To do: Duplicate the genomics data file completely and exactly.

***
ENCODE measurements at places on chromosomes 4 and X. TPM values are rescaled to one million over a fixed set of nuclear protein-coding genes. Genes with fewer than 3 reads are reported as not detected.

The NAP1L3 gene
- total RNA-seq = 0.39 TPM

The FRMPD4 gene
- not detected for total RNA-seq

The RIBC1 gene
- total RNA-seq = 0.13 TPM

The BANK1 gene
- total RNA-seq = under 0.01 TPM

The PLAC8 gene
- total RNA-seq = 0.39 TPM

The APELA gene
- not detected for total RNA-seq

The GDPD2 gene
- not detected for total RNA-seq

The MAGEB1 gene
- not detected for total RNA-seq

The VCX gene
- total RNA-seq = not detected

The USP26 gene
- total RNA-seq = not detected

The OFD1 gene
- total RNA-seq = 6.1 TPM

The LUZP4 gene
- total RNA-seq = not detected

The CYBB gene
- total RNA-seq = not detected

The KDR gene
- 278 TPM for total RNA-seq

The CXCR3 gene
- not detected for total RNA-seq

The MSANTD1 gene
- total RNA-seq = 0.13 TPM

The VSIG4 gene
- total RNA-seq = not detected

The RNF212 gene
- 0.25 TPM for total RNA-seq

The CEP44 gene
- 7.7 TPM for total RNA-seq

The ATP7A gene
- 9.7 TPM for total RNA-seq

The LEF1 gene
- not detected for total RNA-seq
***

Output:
ENCODE measurements at places on chromosomes 4 and X. TPM values are rescaled to one million over a fixed set of nuclear protein-coding genes. Genes with fewer than 3 reads are reported as not detected.

The NAP1L3 gene
- total RNA-seq = 0.39 TPM

The FRMPD4 gene
- not detected for total RNA-seq

The RIBC1 gene
- total RNA-seq = 0.13 TPM

The BANK1 gene
- total RNA-seq = under 0.01 TPM

The PLAC8 gene
- total RNA-seq = 0.39 TPM

The APELA gene
- not detected for total RNA-seq

The GDPD2 gene
- not detected for total RNA-seq

The MAGEB1 gene
- not detected for total RNA-seq

The VCX gene
- total RNA-seq = not detected

The USP26 gene
- total RNA-seq = not detected

The OFD1 gene
- total RNA-seq = 6.1 TPM

The LUZP4 gene
- total RNA-seq = not detected

The CYBB gene
- total RNA-seq = not detected

The KDR gene
- 278 TPM for total RNA-seq

The CXCR3 gene
- not detected for total RNA-seq

The MSANTD1 gene
- total RNA-seq = 0.13 TPM

The VSIG4 gene
- total RNA-seq = not detected

The RNF212 gene
- 0.25 TPM for total RNA-seq

The CEP44 gene
- 7.7 TPM for total RNA-seq

The ATP7A gene
- 9.7 TPM for total RNA-seq

The LEF1 gene
- not detected for total RNA-seq